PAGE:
Federal Overtime Law Changing for Managers

Posted April 24, 2016 by Mary McGinley

New rules about federal overtime law have many businesses scrambling in order to learn what to do in the face of the new regulations. The changes in the law will now mean that tens of thousands of managers will become eligible to receive overtime pay for the first time in their professional lives.

When the new law takes effect, the minimum salary requirement will double from its current level to $50,000; possibly by as soon as the second quarter of this year. For those industries that have management staff at first and second levels that have so-called entry level salaries. This means a big increase for some companies, and smaller companies are going to feel these changes the most.

By mandating a pay level that is above current market rates, the impact on businesses in terms of overtime pay is going to be considerable. Some employers are being preemptive and converting supervisors from beings salaried to being paid at an hourly rate while others may raise the current rates of supervisors to near the new requirements. Other companies, however, have chosen to eliminate some supervisory positions and are opting to closely control hours worked by all employees in order to somehow lessen labor expenses in light of the new laws.

Even though salary minimums need some revision, doubling them all at once can be risky. The Fair Labor Standards Act (FLSA) has a long history of having done positive things in the world of work such as preventing child labor overworking employees without adequate compensation. Some labor standards enacted courtesy of the FLSA, however, are not as helpful.

By federal law, it is illegal to volunteer your time to a business and you must record even one minute of work done on your smartphone, for example. You are also not permitted to bank your overtime hours to use as future vacation time, nor can you, if you are a startup or new business for example, legally ask your friend to work for you with no expectation of pay. That’s the way it has been since the days of the New Deal under President Franklin Delano Roosevelt in 1938. The aim of the law was to make it so employers would be less inclined to work current workers too much by paying them overtime and encourage them to hire more workers. At that point in history, it was a very good idea.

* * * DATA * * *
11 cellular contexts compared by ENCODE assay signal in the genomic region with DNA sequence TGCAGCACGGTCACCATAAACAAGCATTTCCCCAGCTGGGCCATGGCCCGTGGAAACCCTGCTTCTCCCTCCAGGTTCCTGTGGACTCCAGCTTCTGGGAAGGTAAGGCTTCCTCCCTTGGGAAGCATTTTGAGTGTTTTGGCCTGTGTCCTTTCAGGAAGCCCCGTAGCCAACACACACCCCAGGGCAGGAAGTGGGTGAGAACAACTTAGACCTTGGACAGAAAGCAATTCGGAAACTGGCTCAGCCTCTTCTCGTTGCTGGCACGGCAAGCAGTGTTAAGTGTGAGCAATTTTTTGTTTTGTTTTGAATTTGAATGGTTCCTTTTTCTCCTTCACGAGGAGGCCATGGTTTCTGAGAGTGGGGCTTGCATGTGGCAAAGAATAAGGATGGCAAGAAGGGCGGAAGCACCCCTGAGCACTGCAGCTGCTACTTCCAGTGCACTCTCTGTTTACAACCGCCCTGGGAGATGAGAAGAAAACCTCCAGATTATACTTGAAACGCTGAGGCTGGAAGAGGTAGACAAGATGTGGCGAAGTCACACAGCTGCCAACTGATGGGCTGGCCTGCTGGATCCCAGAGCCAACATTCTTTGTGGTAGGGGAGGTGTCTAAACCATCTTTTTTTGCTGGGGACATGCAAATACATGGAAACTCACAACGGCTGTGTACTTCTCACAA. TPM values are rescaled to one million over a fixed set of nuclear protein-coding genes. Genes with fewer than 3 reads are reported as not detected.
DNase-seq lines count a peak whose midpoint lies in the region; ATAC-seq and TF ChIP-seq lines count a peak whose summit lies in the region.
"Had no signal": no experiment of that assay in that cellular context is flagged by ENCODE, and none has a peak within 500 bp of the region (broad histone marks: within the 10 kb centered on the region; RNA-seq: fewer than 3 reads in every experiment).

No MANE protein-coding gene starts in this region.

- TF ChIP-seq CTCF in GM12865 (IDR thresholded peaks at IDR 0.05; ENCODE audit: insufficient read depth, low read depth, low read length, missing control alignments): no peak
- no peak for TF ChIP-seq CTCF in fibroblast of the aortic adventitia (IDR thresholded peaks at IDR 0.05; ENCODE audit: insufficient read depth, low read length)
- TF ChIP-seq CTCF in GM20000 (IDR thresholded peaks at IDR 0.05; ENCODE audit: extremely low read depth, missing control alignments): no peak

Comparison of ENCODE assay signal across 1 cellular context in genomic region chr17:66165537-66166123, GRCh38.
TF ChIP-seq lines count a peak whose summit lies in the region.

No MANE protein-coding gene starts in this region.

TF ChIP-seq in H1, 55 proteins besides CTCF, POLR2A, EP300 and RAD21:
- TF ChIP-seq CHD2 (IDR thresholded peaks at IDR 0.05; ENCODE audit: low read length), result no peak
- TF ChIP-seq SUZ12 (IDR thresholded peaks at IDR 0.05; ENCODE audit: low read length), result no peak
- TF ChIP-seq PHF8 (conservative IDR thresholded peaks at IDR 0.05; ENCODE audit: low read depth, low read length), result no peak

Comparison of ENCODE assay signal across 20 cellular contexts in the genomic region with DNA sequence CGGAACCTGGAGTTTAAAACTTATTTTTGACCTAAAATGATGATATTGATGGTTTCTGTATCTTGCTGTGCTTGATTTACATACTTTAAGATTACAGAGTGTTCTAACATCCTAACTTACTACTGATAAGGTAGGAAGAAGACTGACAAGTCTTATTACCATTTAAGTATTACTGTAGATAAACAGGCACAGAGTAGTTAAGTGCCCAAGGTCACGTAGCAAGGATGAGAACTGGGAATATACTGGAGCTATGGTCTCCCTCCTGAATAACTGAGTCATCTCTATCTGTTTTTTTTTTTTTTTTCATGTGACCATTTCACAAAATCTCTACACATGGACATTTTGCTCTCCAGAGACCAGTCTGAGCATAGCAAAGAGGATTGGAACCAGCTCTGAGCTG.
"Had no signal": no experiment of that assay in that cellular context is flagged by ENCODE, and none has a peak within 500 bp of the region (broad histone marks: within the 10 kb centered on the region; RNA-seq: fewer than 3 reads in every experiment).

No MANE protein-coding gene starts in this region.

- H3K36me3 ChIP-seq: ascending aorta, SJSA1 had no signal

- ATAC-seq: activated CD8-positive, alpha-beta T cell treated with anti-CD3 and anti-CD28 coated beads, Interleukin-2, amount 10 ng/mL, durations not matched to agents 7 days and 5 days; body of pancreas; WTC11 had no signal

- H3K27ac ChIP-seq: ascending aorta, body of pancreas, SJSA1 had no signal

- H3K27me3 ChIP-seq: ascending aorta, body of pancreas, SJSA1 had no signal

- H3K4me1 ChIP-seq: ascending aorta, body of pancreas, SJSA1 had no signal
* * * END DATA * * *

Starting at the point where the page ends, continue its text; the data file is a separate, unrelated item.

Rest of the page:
The world has since changed quite a bit as has the FLSA. By the current set of rules that take up a great deal of paper, some employees such as teachers, newspaper deliverers, sugar processors and railroad employees are ineligible for overtime, while skilled construction workers, executive assistants, paralegals and other trades can receive overtime pay. How did that happen? Well, we have a history of lobbyists and political maneuverings to thank for the tangled mess that the FLSA can be at times.

Even though it can seem like an immense headache and hopelessly out of date, currently it is the law and failure to adhere to it can land a business in a great deal of trouble for non-compliance with the law. Even if the violation was because you were simply unaware, it pays to be informed because the penalties are significant even if didn’t violate the rules on purpose.

FLSA standards can be complex and confusing, so at EinsteinHR, we make it our business to know all of the laws that can affect you and your company. We can help you find the right person for the right job for your company’s needs. We can help you write the job posting, help you screen and interview candidates and help you write an offer including salary, benefits, and other compensation so that it fits your needs and is in compliance with federal law. Contact EinsteinHR today at 770-962-1700 to find out how we can help.